The Agreement

The Agreement

Tackling a Teachable Moment on Race

By Lauren Dockett

September/October 2020

It’s the day after footage of George Floyd’s murder has made its way around the world, and Ra Frye, the Black director of Pride Roc, a trauma-healing process and program for recovering gang members on the South Side of Chicago, is holding a group Zoom call with Mary Jo Barrett, a white therapist, and some of the young men they work with together.

Zooming has altered the feel of the group’s weekly meeting, which takes place at Pride Roc’s home in Englewood and is a rather intimate, ritualized affair. Before COVID-19, the men would pass around a talking stick of sorts—perhaps a stone or a talisman of their choosing—and whoever held it was promised the floor. Listening was so sacrosanct that anyone who interrupted had to drop and give the group 25 pushups.

Frye and Barrett are the only ones exempt from the interrupting rule, but Barrett has always been careful about exercising that right. She’s concerned about overstepping her role, even though she’s been a part of the group for three years. This day, however, she’s anxious for someone to bring up George Floyd’s murder. It’s painfully clear to her that the group members need to process this blatant execution of an unarmed Black man by police, and their meeting only lasts so long.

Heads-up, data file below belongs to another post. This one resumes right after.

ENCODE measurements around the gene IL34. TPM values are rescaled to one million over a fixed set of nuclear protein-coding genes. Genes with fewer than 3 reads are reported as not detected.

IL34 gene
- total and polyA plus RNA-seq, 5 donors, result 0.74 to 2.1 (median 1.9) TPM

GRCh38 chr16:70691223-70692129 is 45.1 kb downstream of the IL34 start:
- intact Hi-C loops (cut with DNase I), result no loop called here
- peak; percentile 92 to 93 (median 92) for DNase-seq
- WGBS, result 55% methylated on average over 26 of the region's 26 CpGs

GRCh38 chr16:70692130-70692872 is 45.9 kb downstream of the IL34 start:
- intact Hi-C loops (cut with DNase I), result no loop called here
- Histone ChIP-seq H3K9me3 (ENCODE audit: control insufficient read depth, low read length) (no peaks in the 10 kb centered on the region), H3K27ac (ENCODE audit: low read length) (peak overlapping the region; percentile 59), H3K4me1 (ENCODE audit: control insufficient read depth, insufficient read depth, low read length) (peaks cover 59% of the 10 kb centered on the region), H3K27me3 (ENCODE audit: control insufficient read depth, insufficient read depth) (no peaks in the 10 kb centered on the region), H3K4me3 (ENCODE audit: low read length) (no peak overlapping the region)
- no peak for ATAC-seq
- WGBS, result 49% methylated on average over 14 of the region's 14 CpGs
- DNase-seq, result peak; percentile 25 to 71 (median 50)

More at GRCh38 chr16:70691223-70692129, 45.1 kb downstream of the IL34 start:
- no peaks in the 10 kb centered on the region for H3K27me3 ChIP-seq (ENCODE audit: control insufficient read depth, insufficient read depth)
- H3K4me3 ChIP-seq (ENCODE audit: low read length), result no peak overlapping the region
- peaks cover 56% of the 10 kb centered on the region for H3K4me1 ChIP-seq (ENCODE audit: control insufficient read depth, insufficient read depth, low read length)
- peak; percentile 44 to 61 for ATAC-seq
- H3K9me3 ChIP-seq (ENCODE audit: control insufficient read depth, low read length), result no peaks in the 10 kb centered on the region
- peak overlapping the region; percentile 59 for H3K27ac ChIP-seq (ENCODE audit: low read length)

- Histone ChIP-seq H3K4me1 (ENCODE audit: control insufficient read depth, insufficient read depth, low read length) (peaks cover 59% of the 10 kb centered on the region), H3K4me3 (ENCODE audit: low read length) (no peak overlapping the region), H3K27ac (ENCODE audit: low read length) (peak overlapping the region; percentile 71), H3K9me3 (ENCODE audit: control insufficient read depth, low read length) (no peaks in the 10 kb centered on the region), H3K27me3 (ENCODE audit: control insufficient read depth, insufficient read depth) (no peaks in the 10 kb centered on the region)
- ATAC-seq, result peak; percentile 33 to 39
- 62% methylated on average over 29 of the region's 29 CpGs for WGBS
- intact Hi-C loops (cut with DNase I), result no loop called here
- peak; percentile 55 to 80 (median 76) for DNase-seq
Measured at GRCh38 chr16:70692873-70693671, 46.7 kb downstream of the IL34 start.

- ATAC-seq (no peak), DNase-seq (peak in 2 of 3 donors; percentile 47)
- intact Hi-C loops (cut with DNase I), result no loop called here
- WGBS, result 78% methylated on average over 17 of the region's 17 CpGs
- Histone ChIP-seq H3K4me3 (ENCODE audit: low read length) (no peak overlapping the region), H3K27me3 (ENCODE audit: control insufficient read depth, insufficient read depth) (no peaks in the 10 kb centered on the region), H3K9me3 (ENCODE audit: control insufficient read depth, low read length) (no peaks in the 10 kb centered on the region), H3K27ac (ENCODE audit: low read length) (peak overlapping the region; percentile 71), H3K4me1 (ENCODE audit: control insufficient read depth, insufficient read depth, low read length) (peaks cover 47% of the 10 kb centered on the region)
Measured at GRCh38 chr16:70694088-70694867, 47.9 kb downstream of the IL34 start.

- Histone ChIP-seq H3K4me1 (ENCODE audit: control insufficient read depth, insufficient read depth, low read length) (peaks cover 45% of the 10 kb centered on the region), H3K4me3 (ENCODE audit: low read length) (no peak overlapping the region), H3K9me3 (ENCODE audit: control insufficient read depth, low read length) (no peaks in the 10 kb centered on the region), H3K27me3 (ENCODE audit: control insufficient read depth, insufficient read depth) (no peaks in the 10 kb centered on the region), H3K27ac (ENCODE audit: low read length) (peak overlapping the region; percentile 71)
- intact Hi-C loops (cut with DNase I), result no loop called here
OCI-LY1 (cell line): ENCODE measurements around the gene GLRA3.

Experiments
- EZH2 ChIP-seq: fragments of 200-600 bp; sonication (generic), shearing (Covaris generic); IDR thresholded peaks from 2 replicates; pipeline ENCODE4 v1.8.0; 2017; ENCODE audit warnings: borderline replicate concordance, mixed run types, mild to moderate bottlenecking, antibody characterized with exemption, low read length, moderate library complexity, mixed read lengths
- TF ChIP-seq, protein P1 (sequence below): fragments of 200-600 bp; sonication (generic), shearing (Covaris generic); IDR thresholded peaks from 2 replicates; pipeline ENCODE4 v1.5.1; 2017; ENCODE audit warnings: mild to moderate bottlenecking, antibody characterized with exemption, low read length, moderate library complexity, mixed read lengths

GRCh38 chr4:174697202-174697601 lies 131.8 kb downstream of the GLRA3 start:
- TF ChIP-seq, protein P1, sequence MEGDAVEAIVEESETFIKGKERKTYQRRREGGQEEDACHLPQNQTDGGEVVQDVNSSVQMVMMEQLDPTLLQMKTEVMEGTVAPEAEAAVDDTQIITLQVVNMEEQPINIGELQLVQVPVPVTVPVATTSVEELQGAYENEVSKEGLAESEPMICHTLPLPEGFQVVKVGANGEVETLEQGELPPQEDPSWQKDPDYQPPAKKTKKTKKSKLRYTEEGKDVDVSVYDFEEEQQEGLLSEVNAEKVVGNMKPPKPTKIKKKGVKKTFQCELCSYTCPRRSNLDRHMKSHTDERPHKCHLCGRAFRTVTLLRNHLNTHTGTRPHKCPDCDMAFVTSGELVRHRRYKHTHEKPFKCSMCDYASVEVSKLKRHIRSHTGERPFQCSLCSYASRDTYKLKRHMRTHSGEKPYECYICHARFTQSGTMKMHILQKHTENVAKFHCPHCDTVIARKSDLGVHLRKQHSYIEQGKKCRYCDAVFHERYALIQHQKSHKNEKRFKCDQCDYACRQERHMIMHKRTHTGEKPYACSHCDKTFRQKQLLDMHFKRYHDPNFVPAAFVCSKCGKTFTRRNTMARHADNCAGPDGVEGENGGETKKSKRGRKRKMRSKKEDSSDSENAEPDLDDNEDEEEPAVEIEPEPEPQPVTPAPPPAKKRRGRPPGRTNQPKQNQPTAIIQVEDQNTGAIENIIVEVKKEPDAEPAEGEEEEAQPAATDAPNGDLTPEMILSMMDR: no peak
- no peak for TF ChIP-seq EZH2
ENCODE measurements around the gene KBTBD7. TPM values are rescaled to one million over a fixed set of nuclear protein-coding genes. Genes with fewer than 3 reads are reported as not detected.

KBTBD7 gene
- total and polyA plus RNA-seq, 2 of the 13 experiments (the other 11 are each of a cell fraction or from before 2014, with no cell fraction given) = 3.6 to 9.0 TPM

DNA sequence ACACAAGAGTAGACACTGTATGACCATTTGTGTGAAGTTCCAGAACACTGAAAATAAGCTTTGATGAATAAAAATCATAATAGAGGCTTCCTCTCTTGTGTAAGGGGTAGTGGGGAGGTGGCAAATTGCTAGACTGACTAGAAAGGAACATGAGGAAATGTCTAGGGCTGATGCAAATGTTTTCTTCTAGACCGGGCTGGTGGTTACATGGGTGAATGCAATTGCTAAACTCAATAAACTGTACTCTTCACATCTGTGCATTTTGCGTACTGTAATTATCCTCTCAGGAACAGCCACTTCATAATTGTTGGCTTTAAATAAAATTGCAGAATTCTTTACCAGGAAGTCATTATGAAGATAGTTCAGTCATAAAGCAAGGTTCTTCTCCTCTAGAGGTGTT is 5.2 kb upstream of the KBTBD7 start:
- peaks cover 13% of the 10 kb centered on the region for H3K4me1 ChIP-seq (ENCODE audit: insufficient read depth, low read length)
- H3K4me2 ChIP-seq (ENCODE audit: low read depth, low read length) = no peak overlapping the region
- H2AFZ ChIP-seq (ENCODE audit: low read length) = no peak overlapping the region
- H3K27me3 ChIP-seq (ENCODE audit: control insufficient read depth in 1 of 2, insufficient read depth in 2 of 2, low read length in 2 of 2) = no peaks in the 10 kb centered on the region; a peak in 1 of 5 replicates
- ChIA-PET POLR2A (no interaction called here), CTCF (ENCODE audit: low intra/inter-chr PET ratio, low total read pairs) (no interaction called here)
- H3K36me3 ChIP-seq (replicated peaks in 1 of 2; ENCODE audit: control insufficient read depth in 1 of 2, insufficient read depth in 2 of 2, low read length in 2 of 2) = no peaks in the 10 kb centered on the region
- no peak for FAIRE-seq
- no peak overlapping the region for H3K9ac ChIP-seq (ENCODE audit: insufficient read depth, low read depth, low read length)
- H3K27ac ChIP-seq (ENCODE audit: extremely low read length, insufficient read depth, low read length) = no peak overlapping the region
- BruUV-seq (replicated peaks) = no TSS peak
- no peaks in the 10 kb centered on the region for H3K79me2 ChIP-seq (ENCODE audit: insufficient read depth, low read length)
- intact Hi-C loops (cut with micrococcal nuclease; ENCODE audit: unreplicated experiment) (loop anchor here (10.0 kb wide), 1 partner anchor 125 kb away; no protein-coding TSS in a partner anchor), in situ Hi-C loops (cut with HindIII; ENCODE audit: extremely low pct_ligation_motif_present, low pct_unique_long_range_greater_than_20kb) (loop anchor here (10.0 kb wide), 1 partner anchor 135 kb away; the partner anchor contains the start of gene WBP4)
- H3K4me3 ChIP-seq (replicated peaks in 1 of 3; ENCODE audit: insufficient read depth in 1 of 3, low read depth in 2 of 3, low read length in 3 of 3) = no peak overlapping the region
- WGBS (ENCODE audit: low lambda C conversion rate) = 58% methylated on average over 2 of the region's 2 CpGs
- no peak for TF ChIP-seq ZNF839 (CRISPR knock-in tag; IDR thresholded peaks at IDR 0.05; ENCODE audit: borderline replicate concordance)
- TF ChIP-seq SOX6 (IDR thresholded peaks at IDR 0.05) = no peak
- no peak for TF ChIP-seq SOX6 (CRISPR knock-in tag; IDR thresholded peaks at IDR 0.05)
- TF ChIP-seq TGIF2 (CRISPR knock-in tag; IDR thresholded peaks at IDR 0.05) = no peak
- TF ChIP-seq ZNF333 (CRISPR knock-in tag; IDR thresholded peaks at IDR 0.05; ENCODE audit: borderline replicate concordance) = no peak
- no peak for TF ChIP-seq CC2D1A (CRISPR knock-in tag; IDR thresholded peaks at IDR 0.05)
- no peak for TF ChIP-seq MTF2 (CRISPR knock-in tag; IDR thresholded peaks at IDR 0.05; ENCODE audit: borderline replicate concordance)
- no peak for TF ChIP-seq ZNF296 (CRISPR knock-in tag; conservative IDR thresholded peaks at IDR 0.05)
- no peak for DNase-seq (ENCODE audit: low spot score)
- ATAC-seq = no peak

As the clock on her screen ticks the minutes away, her frustration gets the best…

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1 Comment

Tuesday, October 20, 2020 10:33:27 AM | posted by Robert
AWESOME!!! This was real life interaction, though in a therapeutic setting. I've had great trouble with my white experience, others telling me about myself and my ignorance of privilege and micro-aggressions. I enjoy and need feedback on my cultural position and behavior from others' cultural positions and perspectives, but telling me WHO I am and how I feel is the same as me taking for granted I know how YOU feel. This article was not judgmental. This real stuff was insightful. This is how I learn about myself and others, from either personal interaction or people describing theirs. I think it was C. Rodgers who said, people getting to know each other is where things happen (or something like that).